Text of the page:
We stayed in a small hotel in Bury St. Edmunds; very cute, with a private car park for Bridget and a nice vegan breakfast. We obviously looked relatively young and spritely as the landlord took one look at us and switched our room; putting us on the 3rd floor up a narrow winding staircase, saving the more easily accessible room for any later guest that might need it more. Unfortunately, what he didn't realise was that I had sprained my ankle a few days before departure and, after spending the days doing far more walking than I should, the climb up that staircase was more of a hobble!

A restorative snack after our journey was pate aux cepes and a sneaky lager. :O)

 I have to say that Bury is a bit of a gem. You know, when you visit a place and think 'Yes, I could live here'. Greene King brewery and Silver Spoon sugar factory aside, the Abbey ruins and gardens are a joy and the cathedral a must see. St. Edmundsbury Cathedral was actually St. James' parish church, which was extended in the 1960s. The Gothic revival tower was built between 2000 -2005, making it the most recently completed Anglican cathedral in the UK. 6 masons used original fabrication techniques and the result is amazing. I wouldn't have known that it wasn't all original. I was pleasantly surprised as I normally look at old buildings and think that there's no way that we could build anything like that today.

The Abbey ruins and gardens:

St Edmund was King of East Anglia from 855 to his death. When the Danes invaded, he apparently refused their demands to renounce Christ. They beat him, tied him to a tree and shot him with arrows before beheading him. Legend has it that they threw the head into a forest and searchers found it after following the cries of a wolf calling 'Hic, hic, hic' (Here, here, here). They put the head against the body where it supposedly reattached.

This tower is all part of the new extension:

The Susanna Window is from the 15th century and depicts the Old Testament story of Susanna, found bathing in the garden.

Dinner that night was Thai food from The Giggling Squid and it was delicious!

Our visit to Sutton Hoo was a tad disappointing, owing to Covid restrictions. We were allowed to look around Edith Pretty's house which was lovely, but the burial site access was badly thought out. The King's burial mound was best seen from a viewing tower. The fact that this was closed for social distancing reasons was, I suppose, understandable. Rather than just closing off the tower, however, they had closed off that part of the circular path around the field. Consequently, rather than a sensible 1 way system that allowed visitors to view the mound closely, we all ended up crowded at the blocked part of the path, straining to see the markers revealing the ship's position, before returning the way we had come, passing other visitors coming along the path. As I said, poorly organised! If you would like to find out more about Sutton Hoo and its treasures, more information can be found here.

Sculpture of the boat:

Mrs. Pretty's house:

If you look closely slightly below and to the right of the tree, you can see one of the markers denoting the end of the ship!

Copies of some of the artefacts. The originals are in the British Museum after Edith Pretty donated them to the nation:

Following on from our visit to Sutton Hoo, we carried on to the coastal town of Aldeburgh to call in at The Red House. This was the home to the composer Benjamin Britten and his partner Peter Pears. All of their belongings were still in place and I loved looking around their beautiful home. It was stuffed to the gunwales with artwork, books, musical instruments and the general detritus of everyday life .... it was wonderful; so homely that I wanted to move in!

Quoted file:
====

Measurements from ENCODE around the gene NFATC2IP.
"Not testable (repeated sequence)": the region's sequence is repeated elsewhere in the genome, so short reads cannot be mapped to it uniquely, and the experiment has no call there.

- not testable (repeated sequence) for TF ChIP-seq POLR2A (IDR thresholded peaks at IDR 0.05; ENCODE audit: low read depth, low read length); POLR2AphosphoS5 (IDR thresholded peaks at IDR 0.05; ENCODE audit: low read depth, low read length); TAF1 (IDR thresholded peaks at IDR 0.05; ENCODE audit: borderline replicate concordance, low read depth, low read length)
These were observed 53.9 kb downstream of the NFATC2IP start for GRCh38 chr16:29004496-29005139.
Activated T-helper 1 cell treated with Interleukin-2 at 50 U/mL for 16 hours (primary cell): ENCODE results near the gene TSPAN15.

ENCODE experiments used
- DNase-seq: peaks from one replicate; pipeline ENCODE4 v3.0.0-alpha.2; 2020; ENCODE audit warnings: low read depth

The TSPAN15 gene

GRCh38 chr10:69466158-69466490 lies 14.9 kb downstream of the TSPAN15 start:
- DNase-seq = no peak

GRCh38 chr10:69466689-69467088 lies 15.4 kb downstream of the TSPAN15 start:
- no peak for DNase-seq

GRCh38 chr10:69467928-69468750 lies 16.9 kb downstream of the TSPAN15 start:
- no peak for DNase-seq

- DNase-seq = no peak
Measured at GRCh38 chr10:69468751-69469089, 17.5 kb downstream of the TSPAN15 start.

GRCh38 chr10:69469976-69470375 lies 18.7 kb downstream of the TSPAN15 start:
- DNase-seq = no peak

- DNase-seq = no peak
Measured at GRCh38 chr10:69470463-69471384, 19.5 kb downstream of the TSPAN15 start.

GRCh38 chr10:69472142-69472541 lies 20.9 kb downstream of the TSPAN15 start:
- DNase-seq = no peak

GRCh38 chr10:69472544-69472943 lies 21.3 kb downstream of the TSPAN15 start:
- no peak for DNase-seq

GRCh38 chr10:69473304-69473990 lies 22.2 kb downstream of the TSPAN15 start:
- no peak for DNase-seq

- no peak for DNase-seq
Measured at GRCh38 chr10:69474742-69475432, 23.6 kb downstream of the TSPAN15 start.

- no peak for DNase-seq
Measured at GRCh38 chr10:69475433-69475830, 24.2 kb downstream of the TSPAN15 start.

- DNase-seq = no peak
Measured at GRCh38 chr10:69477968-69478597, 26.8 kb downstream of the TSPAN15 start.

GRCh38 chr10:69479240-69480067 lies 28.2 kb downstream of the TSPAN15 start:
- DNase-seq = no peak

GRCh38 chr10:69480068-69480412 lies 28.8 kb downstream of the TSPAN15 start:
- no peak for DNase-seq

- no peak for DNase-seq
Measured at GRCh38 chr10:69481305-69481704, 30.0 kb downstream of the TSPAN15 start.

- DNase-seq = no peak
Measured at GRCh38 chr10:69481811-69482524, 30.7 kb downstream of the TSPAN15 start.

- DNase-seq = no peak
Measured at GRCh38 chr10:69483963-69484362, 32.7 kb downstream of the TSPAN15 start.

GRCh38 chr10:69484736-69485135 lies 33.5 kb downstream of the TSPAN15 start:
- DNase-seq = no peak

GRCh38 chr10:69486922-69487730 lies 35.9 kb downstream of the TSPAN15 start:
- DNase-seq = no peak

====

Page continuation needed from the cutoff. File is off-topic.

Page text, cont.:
We were given a tour round the main bit of the house and I'm kicking myself for not taking any photos of the living room and hall. I felt a bit embarrassed as it was just us and the tour guide! Here though are a few other shots from when we were exploring on our own:

The Steinway in the library. I was delighted to see that the top was protected with crocheted blankets!

Another Steinway in the composition room. I was thrilled to discover that we have the same style of metronome as BB!

The beautiful gardens:

We popped into Aldeburgh itself for the obligatory chippies on the beach:

A well camouflaged seagull chick:

Cloud watching:

The Moot Hall, home to Aldeburgh Town Hall:

Our final day was spent at the Imperial War Museum at Duxford. By happy chance, they were having a flying day and we were able to see planes taking off and landing at regular intervals. My favourites were the Spitfires:

The Lancaster, used in the Dambusters raid:

One of the bouncing bombs:

A Doodlebug from WWII. As a child, my mother used to listen to the droning of the engines as they flew overhead. When the droning stopped, the bomb dropped!

To be honest, I suggested that we visit Duxford because I knew that R would love it. I didn't realise that I would enjoy the day so much too. The only thing that I was sad about was that the 'Historic Duxford' shed was closed. It would have shown the living quarters of the workers but was too cramped for these times of Covid.

We drove home after Duxford, stopping in Aylesbury for an Indian meal. We were only away for 3 days but it felt longer - a much needed break after all the time spent at home recently. I have a few souvenirs from our holiday - a ball of yarn from Royston, where we stopped for lunch on the outward journey, and a couple of charity shop books.

When we arrived home, my prayer plant had a little surprise for me. I didn't even know that they produced flowers!


Well, that's all for the moment. Apologies for a rather photo heavy post! I hope you are all well and making the most of the glorious weather we're having. Anything fun going on at your end?

Toodle pip for now. x